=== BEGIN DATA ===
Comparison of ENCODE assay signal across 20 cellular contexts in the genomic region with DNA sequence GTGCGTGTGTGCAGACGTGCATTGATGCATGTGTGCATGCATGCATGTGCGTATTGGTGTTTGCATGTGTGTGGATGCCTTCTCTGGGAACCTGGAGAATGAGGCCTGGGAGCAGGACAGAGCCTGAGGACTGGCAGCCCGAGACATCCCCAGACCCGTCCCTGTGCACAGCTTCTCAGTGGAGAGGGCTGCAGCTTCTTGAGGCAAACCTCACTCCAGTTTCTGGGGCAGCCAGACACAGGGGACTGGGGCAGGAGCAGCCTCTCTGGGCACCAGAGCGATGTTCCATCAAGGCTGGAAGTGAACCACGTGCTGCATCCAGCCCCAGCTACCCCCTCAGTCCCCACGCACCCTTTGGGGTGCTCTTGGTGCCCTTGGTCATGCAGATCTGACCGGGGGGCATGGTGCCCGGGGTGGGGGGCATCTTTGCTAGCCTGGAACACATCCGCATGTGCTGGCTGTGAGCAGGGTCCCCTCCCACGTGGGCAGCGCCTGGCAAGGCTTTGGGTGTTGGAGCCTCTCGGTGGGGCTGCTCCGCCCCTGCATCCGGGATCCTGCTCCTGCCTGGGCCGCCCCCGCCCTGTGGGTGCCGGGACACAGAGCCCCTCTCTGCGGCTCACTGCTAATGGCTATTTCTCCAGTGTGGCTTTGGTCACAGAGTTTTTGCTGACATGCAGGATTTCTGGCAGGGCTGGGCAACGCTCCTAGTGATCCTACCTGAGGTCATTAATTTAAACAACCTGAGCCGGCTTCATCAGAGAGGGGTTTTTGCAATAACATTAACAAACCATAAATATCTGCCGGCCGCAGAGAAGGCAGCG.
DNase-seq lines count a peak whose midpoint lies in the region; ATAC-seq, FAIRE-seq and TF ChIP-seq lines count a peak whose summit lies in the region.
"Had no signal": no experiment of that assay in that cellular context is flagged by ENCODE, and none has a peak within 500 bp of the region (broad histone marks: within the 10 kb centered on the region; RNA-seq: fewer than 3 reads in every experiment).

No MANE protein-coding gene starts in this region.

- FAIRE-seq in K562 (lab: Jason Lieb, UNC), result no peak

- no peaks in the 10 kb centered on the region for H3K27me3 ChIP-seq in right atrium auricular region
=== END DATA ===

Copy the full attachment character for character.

Comparison of ENCODE assay signal across 20 cellular contexts in the genomic region with DNA sequence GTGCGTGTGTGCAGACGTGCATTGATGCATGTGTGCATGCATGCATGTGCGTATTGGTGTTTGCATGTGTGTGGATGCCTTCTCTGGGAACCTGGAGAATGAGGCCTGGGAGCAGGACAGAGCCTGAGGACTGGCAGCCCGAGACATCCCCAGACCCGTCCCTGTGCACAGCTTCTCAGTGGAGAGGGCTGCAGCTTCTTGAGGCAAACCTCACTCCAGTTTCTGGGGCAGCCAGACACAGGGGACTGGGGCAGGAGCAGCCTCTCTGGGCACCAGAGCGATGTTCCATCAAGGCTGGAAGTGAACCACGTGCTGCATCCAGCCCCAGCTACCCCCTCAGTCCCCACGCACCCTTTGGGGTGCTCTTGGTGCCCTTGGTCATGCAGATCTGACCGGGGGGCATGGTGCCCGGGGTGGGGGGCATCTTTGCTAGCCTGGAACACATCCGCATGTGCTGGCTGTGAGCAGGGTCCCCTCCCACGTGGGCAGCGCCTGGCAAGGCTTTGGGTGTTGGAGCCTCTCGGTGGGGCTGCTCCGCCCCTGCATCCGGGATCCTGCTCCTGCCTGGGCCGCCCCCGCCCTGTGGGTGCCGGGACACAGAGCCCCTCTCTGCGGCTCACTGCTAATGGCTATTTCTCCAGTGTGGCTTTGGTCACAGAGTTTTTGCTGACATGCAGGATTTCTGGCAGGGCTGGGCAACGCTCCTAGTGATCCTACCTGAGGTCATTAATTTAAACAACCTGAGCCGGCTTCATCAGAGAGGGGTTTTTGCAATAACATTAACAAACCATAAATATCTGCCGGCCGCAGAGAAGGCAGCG.
DNase-seq lines count a peak whose midpoint lies in the region; ATAC-seq, FAIRE-seq and TF ChIP-seq lines count a peak whose summit lies in the region.
"Had no signal": no experiment of that assay in that cellular context is flagged by ENCODE, and none has a peak within 500 bp of the region (broad histone marks: within the 10 kb centered on the region; RNA-seq: fewer than 3 reads in every experiment).

No MANE protein-coding gene starts in this region.

- FAIRE-seq in K562 (lab: Jason Lieb, UNC), result no peak

- no peaks in the 10 kb centered on the region for H3K27me3 ChIP-seq in right atrium auricular region